A Rare Bronze Oil Lamp Shaped Like Half a Face

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The First Discovery of its Kind in Jerusalem and One of the Few in the World: A “Lucky” Bronze Oil Lamp Meant For Good Fortune Was Uncovered During Excavations of the City of David’s Pilgrimage Road.

A rare bronze oil lamp, shaped like a grotesque face that is cut in half, was recently discovered buried within the foundations of a building dating to the Roman period, subsequent to the destruction of Jerusalem and the Second Temple in 70 CE (late 1st-early 2nd century CE).

This excavation was conducted under the supervision of the Israel Antiquities Authority in the Jerusalem Walls-City of David National Park and funded by the City of David Foundation, the Ministry of Tourism, the Ministry of Jerusalem and Heritage, and the Jerusalem Development Authority.


Photo Credit: Asaf Peri

This special bronze lamp was deliberately buried in the foundations of the building and, in the opinion of the site’s archaeologists, was used as a foundation deposit (a ritual burial of an offering in the foundations of a building). “Foundation deposits (offerings) were prevalent in the ancient world, and were intended for luck, and to ensure the continued existence of the building and its occupants, and they were usually buried under the floors of buildings or foundations,” explained Dr. Yuval Baruch and Ari Levy, archaeologists on behalf of the Israel Antiquities Authority.

This lamp may have been used as a ritual offering in order to bring good fortune to those inhabiting the building, which was found built on top of the Pilgrimage Road. According to archaeologist Ari Levy, Director of Excavations in the area, "The building where the lamp was discovered was built directly on top of the Pilgrimage Road at the end of the Second Temple period." The construction of such a massive structure in the period after the destruction of Jewish Jerusalem demonstrates the importance of that area even after the destruction of the Second Temple. It is possible that the importance of the building, and the need to bless its activity with luck by burying a foundation deposit, was due to the fact that it guarded the Siloam Pool, which was also used in the Roman period as the central and only source of water within the city.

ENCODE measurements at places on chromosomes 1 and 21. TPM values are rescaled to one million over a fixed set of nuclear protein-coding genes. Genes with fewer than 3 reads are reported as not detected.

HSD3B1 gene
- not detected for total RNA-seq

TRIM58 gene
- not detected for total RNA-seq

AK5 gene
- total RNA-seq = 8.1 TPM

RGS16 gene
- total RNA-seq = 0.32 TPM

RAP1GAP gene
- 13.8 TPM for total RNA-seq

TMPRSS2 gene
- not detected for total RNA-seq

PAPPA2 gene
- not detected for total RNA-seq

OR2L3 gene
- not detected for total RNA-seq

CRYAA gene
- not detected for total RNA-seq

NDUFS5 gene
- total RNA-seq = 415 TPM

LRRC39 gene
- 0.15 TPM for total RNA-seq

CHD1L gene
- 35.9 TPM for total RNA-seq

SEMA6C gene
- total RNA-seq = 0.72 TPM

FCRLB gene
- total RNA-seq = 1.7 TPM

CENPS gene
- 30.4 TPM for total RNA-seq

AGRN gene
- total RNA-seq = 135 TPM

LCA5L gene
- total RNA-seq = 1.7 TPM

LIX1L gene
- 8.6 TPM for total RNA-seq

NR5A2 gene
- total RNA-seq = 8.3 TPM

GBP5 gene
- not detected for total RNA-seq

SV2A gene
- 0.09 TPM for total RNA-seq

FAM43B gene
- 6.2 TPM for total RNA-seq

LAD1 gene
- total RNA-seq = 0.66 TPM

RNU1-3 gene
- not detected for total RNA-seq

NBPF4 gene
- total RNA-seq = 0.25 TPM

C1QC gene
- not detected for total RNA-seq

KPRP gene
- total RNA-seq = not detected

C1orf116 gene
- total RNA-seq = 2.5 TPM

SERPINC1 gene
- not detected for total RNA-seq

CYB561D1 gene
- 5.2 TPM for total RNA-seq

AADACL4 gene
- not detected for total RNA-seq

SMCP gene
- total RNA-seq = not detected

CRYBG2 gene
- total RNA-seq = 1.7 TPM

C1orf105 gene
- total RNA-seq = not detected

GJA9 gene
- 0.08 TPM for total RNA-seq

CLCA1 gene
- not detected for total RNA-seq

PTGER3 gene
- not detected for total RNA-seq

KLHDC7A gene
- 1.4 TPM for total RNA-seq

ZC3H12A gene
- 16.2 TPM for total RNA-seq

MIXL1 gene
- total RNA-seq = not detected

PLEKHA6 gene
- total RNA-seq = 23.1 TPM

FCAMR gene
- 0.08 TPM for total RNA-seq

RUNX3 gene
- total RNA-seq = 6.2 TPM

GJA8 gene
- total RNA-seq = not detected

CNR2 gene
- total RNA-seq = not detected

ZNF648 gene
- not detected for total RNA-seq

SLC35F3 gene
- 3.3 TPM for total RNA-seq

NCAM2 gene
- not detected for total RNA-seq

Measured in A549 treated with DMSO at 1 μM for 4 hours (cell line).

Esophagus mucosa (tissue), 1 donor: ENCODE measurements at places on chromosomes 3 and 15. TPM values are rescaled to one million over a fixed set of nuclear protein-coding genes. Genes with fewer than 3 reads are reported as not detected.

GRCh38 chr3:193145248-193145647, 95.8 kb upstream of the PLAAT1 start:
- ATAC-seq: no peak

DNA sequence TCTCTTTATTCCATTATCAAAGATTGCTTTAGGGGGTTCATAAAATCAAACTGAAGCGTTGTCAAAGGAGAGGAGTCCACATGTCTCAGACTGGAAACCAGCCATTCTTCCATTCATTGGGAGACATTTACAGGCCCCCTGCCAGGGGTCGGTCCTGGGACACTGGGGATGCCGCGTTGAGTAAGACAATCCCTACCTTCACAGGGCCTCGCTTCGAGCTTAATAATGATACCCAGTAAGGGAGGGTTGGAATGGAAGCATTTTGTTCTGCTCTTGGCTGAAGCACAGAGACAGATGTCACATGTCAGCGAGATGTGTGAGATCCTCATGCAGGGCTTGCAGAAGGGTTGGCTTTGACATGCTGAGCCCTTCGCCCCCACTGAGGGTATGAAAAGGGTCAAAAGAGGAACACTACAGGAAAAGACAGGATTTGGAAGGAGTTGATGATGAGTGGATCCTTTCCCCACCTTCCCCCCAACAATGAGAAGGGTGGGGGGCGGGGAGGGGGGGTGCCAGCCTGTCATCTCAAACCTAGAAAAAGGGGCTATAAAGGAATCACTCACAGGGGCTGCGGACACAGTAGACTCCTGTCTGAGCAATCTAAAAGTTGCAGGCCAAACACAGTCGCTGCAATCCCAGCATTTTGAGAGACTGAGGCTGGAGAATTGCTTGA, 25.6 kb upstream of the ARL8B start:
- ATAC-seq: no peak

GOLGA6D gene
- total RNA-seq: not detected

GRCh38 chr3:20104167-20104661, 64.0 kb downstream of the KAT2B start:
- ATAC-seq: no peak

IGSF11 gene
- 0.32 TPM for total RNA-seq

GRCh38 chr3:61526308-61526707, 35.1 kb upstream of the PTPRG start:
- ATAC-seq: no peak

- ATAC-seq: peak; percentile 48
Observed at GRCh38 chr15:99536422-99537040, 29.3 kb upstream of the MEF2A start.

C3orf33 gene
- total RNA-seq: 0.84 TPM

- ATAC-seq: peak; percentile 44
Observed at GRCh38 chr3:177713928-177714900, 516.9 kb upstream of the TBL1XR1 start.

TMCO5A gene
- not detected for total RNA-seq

The oil lamp was discovered in the foundations of the building, buried to bring good luck. Photo Credit: Koby Harati

It is actually half of a lamp. It was poured into a sculpted mold that was shaped like half of a face of a bearded man with a grotesque appearance. The tip of the lamp is shaped like a crescent moon, and the handle is shaped like the Acanthus plant. The decoration that appears on the lamp is reminiscent of a common Roman artistic motif, similar to a theatrical mask.

According to archaeologists, "This lamp is a very unique find, and as far as we know, the first of its kind discovered in Israel. The uniqueness of the current object is that it is only half a face." Researchers are debating what this means. It may have been simply a practical matter. The lamp would slot into a flat-walled object or niche in the wall to serve as a wall lamp, but the possibility that it was an object used in some sort of ceremonial ritual should not be ruled out.

According to Dr. Yuval Baruch of the Israel Antiquities Authority, “Decorated bronze oil lamps were discovered throughout the Roman Empire. For the most part, such oil lamps stood on stylish candelabras or were hung on a chain. Collections around the world contain thousands of these bronze lamps, many of which were made in intricate shapes, indicating the artistic freedom that Roman metal artists possessed. Meanwhile, this half of a lamp, and in fact half a face, which was discovered in the City of David, is a very rare object, with only a few discovered in the whole world, and is the first of its kind to be discovered in Jerusalem."


Half the lamp was unearthed. "We hope to find the other half." Photo Credit: Eliyahu Yanai

After the bronze lamp was found, it was handed over for treatment and preservation in the metal laboratory of the Israel Antiquities Authority and put in the care of Ilia Reznitsky.

During the treatment, another exciting discovery was made - inside the lamp cavity was a lampwick, which is not typically preserved. The wick, which is a very rare find, was submitted for examination by Dr. Naama Sukenik, curator of organic materials at the Israel Antiquities Authority. Upon examination under a microscope, Dr. Sukenik identified that it was a wick made of flax. Later on in the study, the researchers would like to find out if there is any oil residue left on the wick, and from there learn if the lamp was used, and if so, what oil they used to light it.

For additional finds in the City of David >>
http://www.cityofdavid.org.il/en/ner-shemen

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